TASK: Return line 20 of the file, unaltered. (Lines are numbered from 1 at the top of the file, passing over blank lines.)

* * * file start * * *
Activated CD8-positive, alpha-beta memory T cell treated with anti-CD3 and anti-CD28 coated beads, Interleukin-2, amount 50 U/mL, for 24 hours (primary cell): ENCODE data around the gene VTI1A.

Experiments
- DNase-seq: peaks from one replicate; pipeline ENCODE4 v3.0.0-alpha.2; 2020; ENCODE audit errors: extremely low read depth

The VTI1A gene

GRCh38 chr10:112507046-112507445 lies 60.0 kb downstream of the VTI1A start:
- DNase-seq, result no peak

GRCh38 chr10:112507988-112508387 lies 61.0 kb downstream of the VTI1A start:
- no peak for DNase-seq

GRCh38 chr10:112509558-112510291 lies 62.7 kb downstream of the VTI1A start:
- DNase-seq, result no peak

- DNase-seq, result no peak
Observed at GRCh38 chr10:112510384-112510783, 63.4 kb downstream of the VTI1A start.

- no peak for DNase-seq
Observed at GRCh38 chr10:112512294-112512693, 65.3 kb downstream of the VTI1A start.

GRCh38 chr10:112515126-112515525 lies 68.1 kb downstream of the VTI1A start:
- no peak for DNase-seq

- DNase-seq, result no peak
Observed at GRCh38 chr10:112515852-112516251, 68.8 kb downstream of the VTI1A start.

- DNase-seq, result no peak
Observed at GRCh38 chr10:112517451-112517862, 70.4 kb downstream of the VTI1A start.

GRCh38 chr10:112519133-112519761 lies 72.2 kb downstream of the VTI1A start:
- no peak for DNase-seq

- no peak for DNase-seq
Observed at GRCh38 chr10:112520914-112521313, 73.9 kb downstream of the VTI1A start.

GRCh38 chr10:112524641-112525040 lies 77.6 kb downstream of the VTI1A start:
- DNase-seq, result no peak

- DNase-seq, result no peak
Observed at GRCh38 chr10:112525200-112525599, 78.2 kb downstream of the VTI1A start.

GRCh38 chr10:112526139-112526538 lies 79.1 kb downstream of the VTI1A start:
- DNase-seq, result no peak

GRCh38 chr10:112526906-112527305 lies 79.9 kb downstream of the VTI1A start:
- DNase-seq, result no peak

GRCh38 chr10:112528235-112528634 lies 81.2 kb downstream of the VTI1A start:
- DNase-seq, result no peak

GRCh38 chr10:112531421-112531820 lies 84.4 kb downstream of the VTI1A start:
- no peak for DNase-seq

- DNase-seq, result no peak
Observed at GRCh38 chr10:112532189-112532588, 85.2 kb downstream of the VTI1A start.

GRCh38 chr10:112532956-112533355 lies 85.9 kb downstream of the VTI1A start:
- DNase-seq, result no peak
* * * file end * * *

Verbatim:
Observed at GRCh38 chr10:112517451-112517862, 70.4 kb downstream of the VTI1A start.